It’s a reality many of us don’t have to deal with but in Orphans of the Carnival by C Birch, this place of societal rejection, this realm of the Other, is a constant state of being for people like mid-19th-century Mexican Indian Julia Pastrana, a woman of immense singing and dancing talent, and possessor of a vibrant joie de vivre, who happens to be covered from head to toe in thick hair (it is not fur as she is at pains to point out) and resemble, in many peoples’ minds, an ape of some kind.

“When they’d gone, she tore off the veil and tossed it onto the bed. She was dazed. Three weeks and she’d be on a real stage in a theatre. What have I done? She got under the net and lay down on the narrow bed with her hands over her face, moaning softly. I should have gone back to the mountains, she thought.” (P.14)

In some ways Julia, a real woman who lived and died as a object of cruel circus-like curiosity, was fortunate in that she was born into an age where the odd, the strange and the downright freaky were accorded at least some element of respect. Perhaps respect is too strong a word for it; people were morbidly fascinated by anyone who looked different to the norm, and paid good money to see dwarves, “pinheads”, people missing limbs etc as travelling shows and circuses.

It was not in any way shape or form a kind of acceptance, with these shows often greeted with taunting epithets and accusations of being the devil’s handiwork or an act, bizarrely, of moral indecency. (A pregnant Julia finds her run of musical comedy shows curtailed in Leipzig, Germany when doctors in the town express the opinion that simply gazing upon her could corrupt an unborn child’s physical appearance or moral behaviour in the womb.)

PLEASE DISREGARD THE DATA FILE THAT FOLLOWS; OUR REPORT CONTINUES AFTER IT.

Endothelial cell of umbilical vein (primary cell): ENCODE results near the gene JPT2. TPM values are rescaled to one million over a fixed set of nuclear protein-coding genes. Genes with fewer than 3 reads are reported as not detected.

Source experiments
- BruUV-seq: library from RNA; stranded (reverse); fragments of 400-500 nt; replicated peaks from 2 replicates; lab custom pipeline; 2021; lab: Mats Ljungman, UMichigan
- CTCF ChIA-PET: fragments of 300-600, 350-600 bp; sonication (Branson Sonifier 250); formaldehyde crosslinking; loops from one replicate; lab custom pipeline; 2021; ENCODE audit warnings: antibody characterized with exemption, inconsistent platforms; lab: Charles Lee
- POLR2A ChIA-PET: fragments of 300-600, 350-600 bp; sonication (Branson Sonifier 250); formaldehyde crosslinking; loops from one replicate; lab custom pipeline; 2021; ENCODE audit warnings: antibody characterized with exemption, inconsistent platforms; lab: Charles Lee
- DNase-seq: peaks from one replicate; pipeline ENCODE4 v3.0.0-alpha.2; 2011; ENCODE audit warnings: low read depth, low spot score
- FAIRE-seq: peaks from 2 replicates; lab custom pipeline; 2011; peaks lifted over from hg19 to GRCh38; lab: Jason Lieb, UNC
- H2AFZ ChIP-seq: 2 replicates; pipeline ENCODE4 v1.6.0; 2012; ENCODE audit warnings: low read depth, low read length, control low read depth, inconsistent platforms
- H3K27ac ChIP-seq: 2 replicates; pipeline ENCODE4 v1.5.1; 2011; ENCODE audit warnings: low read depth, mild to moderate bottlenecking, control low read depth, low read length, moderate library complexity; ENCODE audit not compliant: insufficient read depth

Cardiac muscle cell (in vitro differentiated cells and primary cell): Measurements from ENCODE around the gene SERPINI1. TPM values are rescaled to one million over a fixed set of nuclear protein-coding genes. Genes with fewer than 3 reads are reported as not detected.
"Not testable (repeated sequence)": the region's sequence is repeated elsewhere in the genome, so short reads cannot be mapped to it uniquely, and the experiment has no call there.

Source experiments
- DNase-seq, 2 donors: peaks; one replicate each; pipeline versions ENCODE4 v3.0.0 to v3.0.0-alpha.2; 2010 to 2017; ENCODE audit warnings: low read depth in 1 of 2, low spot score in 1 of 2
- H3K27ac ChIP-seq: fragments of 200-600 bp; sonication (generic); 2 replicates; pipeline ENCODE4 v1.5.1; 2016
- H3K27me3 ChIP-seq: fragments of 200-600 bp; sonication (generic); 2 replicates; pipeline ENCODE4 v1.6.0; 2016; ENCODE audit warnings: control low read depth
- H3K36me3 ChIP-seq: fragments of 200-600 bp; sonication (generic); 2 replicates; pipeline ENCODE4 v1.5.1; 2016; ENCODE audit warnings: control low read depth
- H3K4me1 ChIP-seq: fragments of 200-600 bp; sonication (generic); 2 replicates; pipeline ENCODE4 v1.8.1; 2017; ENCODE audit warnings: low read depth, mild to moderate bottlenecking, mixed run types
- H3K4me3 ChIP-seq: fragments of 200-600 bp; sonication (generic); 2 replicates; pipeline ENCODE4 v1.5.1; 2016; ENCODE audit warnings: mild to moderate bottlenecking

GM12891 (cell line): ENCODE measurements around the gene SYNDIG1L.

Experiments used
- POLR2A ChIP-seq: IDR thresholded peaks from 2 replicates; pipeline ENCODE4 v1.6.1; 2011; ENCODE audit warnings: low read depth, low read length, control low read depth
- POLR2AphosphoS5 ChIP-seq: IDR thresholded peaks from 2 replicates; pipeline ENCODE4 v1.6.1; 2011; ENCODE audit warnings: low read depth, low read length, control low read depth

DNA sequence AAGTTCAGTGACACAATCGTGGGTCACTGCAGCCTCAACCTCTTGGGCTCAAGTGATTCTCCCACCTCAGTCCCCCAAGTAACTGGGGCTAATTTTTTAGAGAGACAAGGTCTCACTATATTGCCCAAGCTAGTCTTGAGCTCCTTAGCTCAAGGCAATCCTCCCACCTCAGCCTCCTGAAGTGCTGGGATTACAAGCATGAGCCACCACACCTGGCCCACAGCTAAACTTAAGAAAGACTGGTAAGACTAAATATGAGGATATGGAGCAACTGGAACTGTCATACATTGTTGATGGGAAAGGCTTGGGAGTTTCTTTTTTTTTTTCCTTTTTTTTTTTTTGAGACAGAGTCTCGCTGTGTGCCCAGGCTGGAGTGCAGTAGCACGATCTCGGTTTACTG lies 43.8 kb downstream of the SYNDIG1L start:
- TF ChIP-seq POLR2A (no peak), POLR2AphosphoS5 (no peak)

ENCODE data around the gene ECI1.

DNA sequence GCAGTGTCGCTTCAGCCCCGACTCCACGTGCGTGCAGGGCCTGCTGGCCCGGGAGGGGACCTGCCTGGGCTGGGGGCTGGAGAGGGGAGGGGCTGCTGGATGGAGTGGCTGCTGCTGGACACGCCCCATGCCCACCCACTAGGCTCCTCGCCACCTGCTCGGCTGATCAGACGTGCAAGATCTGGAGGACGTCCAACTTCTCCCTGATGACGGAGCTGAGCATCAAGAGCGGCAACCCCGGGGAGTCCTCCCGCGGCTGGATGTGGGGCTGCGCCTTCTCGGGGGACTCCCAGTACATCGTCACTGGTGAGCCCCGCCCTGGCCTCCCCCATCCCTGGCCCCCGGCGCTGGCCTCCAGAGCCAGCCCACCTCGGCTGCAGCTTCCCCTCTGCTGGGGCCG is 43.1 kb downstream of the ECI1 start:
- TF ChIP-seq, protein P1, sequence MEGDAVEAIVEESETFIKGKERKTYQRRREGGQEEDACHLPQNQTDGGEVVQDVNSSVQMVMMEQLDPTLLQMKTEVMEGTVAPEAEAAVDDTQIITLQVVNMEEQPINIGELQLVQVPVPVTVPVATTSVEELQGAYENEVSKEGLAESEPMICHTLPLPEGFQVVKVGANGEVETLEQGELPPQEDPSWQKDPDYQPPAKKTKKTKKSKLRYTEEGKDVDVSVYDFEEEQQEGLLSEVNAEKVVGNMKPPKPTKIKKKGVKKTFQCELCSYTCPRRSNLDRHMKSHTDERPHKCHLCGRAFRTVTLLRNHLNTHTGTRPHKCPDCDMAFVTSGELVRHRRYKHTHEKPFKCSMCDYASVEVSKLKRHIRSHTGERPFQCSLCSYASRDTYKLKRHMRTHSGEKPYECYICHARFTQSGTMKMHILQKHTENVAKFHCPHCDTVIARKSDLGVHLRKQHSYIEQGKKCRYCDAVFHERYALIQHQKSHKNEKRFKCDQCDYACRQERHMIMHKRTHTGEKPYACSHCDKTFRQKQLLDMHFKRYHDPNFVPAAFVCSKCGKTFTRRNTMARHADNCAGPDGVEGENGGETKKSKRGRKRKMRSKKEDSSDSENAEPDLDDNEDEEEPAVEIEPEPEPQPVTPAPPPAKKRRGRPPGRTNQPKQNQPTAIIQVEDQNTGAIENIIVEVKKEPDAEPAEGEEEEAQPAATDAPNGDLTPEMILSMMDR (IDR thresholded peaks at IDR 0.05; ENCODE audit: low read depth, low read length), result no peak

But, in the right hands, and Julia is fortunate that she is taken in by people who treat her decently, even if she is at best, even to the theatre impresario, Theodore Lent, who marries her, nothing more than a mealticket, or better yet, a path to riches and glory; as a performer who travels from provincial Mexico through the United States and Europe, meeting royalty and a legion of curious onlookers along the way, Julia is afforded at least some modicum of possibility for a reasonable life.

And yet as Birch makes achingly clear in her luminously poetic prose, which glistens on the page with a loveliness that will have you glorying once again in the beauty of the written word, Julia might have many things – friendship from the limited few who see her as she truly is (a person, not an oddity), money and the chance to make something of herself, but time and again, she fails to gain what she wants most which is true acceptance.

She is forever the Other, a deviance from the norm, an outlier on the very narrow corridor of acceptability that defines what is right and what is not and no amount of parlour tricks, singing and dancing, or charming appearances at a slew of society balls where she is too often the star paid entertainment rather than an anonymous attendee, ever comes close to changing that.

 

 

And yet as Birch makes achingly clear in her luminously poetic prose, which glistens on the page with a loveliness that will have you glorying once again in the beauty of the written word, Julia might have many things – friendship from the limited few who see her as she truly is (a person, not an oddity), money and the chance to make something of herself, but time and again, she fails to gain what she wants most which is true acceptance.

She is forever the Other, a deviance from the norm, an outlier on the very narrow corridor of acceptability that defines what is right and what is not and no amount of parlour tricks, singing and dancing, or charming appearances at a slew of society balls where she is too often the star paid entertainment rather than an anonymous attendee, ever comes close to changing that.

Birch beautifully and wrenchingly portrays Julia’s weird limbo existence where she experiences everything from outright revulsion (even from her own husband who both loves and reviles her) to condescending curiosity to those rare moments of unqualified, unconditional love and friendship from the likes of A-list actress Friedrike and Hermann Otto, who make her the toast of Vienna and grant a rare degree of, sadly fleeting, normalcy.

Hers is not a happy world although Julia does her utmost to make it most, forming friendships with servants when it is not, once again, the done thing, glorying in the beauty of fallen snow or Russian pastries and singing and dancing with a naturalness and charm that confirm she is every bit as human as anyone else, and perhaps more so, given how she rarely gives in to the petty jealousies and opprobrium that the more acceptable members of society engage in with an all-too-willing propensity.